Saiorse for Richard Southern Campaign

Richard Southern is innocent of the Murder for which he was convicted and sentenced to Life Imprisonment in 1997.

Due to the failings of his legal advisors and those of our whole legal system, he and through him You, were denied a fair and just trial.

I know that will not sound too unfamiliar to you, we have all heard and seen many cases of innocent men and women having their names cleared up to 50 years after them having been HUNG! Some less catastrophically, maybe, after they have been imprisoned for up to 30 years!

Similar instances have become a Fact Of Life, but not a necessary one and one we can all, realistically, do something about.

Richard was aware of the circumstances that led up to the murder that he was wrongly convicted of, not who committed the crime. Only through his genuine and natural fears for the safety of his family and himself did he withhold these circumstances from the police.

It is Richards totally understandable fears that allowed those responsible to use him (unwittingly and unwillingly) as a scapegoat, a sacrificial lamb which they were able to do with the aid of an under funded Police force and an overloaded judiciary. Added to this are the only too human errors concerned in the corruption present in such public bodies.

The murdered man was found some time between 12 noon and 3:15pm on Saturday the 9th September 1995. Some Time, because there are contradictory versions of evidence on this point of the prosecution case, as there is concerning every matter of the prosecution case. E.g. There were reports front neighbours of the murdered man that his flatmate was seen at the premises (the scene of the crime) from lunchtime up to 2.30 p.m. crying, from 45 minutes up to three hours before that declared to the police by the flatmate and one other prosecution witness as the time they discovered the body. - Why did the police not make anything of these evident contradictions? '

This contradictory evidence was kept from the trial jury by Richards own defence team, contrary to his instructions to them concerning these matters. Not only was over 90% of the evidence kept from the jury by his defence team but Merseyside Police, the Crown Prosecution Service and numerous Judges have also assisted in limiting or controlling the evidence heard by the trial jury.

The trial jury heard only 10% of the whole case. They also heard from less than 25% of the total number of witnesses. Three of the witnesses whose evidence was used to convict Richard Southern did not even have to attend court and were, therefore, not allowed to be cross examined in front of the jury. Fundamental times relied on by the prosecution "The Crown", given in the evidence of these witnesses statements read out at trial just happened to coincide with the time of death given by the judge during his summing up when N0 witness, professional Nor otherwise gave a time of death at court nor in their statements.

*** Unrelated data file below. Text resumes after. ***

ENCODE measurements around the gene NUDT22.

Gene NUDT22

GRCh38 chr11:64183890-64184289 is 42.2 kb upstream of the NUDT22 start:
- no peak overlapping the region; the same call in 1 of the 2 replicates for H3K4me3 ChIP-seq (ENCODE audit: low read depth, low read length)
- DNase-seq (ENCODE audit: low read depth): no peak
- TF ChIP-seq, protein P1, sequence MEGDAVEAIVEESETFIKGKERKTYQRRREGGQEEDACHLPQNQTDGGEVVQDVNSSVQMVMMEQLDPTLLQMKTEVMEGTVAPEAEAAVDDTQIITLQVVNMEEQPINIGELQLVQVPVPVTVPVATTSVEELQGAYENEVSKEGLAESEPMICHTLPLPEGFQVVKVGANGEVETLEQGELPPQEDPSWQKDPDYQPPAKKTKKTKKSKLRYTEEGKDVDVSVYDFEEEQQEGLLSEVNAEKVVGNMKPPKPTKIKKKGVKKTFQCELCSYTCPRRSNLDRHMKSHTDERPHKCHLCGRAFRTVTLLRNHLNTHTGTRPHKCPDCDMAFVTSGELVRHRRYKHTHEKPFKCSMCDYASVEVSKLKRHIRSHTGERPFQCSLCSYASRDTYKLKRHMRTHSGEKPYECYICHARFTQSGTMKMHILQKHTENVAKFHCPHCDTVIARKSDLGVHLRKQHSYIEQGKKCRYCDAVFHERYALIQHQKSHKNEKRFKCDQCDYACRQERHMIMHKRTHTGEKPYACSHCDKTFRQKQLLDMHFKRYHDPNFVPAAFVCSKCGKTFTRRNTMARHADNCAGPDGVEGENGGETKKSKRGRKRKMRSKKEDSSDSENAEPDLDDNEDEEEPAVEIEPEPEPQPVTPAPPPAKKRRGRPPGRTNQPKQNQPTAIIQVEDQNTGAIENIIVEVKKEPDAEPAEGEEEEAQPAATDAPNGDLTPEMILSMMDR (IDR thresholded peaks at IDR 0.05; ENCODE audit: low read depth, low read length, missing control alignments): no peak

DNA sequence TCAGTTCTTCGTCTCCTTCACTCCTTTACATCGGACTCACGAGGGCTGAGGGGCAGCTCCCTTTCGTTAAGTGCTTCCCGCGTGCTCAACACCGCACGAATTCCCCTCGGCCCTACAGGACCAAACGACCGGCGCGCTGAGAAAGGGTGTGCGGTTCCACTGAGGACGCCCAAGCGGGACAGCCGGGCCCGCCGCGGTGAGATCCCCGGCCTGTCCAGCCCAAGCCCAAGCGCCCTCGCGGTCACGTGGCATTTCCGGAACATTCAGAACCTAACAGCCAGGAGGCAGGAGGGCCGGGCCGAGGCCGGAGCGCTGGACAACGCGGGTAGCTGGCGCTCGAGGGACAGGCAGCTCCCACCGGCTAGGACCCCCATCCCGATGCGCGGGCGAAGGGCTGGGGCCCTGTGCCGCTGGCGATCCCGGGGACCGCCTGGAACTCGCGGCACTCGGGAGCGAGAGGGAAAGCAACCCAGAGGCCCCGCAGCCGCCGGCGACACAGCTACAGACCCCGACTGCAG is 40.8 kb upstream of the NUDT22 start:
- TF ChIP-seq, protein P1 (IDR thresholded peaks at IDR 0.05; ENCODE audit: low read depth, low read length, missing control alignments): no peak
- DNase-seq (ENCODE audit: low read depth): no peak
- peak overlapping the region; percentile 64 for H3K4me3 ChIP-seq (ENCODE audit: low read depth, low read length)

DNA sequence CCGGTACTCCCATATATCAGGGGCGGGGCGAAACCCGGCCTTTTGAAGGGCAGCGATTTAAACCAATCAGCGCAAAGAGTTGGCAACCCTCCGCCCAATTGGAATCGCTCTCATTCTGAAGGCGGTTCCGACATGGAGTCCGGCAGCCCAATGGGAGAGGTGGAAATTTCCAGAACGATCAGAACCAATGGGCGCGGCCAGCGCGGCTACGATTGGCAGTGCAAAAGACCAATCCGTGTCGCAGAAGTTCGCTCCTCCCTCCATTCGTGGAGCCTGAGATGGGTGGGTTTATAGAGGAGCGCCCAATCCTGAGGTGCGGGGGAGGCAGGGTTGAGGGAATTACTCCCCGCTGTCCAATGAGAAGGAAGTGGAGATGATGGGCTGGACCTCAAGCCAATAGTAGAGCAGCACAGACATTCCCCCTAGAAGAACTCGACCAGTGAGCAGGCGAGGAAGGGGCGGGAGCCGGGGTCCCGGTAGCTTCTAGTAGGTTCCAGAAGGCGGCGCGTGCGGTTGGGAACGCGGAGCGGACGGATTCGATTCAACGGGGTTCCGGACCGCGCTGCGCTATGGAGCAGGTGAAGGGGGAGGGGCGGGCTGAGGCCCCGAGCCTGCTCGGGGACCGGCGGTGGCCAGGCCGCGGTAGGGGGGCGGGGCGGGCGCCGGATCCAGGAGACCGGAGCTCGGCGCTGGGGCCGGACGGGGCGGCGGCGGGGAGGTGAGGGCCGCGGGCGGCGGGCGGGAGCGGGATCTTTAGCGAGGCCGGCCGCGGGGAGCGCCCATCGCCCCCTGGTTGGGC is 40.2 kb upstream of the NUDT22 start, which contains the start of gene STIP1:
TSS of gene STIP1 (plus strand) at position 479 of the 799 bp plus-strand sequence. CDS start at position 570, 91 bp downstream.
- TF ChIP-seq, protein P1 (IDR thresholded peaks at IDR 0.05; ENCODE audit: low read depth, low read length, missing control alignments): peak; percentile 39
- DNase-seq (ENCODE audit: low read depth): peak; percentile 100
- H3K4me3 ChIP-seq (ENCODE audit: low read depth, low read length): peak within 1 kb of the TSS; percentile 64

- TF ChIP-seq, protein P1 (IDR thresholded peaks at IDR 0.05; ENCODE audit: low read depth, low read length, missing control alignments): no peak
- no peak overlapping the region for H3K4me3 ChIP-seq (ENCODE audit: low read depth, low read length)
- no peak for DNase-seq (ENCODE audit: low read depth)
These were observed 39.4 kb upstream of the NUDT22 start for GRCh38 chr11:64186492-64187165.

How can a judge decide a time of death, when the professionals in such fields could not or would not? The only answer to that question is that the judge's error (accidental or otherwise?) only helped the prosecution case it did not help justice.

The times given in the statements of these three witnesses not only did they just happen to coincide with the judge giving a time of death, but those times also just happened to coincide with another error the judge made in his summing up, that of the judge misquoting the time by an HOUR, given at court by a witness claiming they had seen somebody (that they couldn't say was male or female, nor what colour/type of clothing that somebody wore at that time) in the street outside their home almost immediately after they had heard one "Bang" (the murdered man was said to have been shot twice). This somebody being some 75 yards from the said scene of the crime.

Are these errors of the judge all concentrated within a fundamental 54-minute time span just coincidence? They all help the prosecution case. Can you believe they are accidental?

The main prosecution witness admitted and was convicted of possessing, intent to supply and supplying class "A" illegal drugs, namely Heroin and Crack Cocaine on at least 4 counts while waiting to give evidence against Richard. Upon being sentenced for these offences his punishment was not a custodial sentence, (even Richard Bacon, ex-Blue Peter presenter was sentenced to a period of imprisonment for just 1 count of intent to supply supplying a lesser" addictive form of cocaine than the main prosecution witness against Richard was) which could have been in the region of 15 years, but a 55 fine and 180 hours of community service.

The same prosecution witness also admitted possessing illegal firearms and ammunition yet received no punishment for those crimes despite them carrying prison sentences of up to 10 years.

It is this prosecution witness without whose evidence Richard would not have been brought to trial who twice stood up in court and admitted having his hit of heroin before taking the stand.

One of the solicitors who worked on Richards case was subsequently  convicted of supplying undercover police with 50,000 Ecstacy tablets !!!

During the investigation of the murder numerous potential prosecution witnesses admitted being concerned in the supply of illegal drugs for the police to press no charges as it not serving the public interest, yet after Richard was charged with murder the police then charged him with an offence of fraud relating to obtaining property from a catalogue, members of Merseyside police informed Richard's family that should the murder charge against Richard be dropped or collapse, that they were going ahead with the fraud charge (which added up to 790 - 900's worth of goods). What is that if not a prime example of the polices differential treatment of prosecution witnesses compared with that of an accused.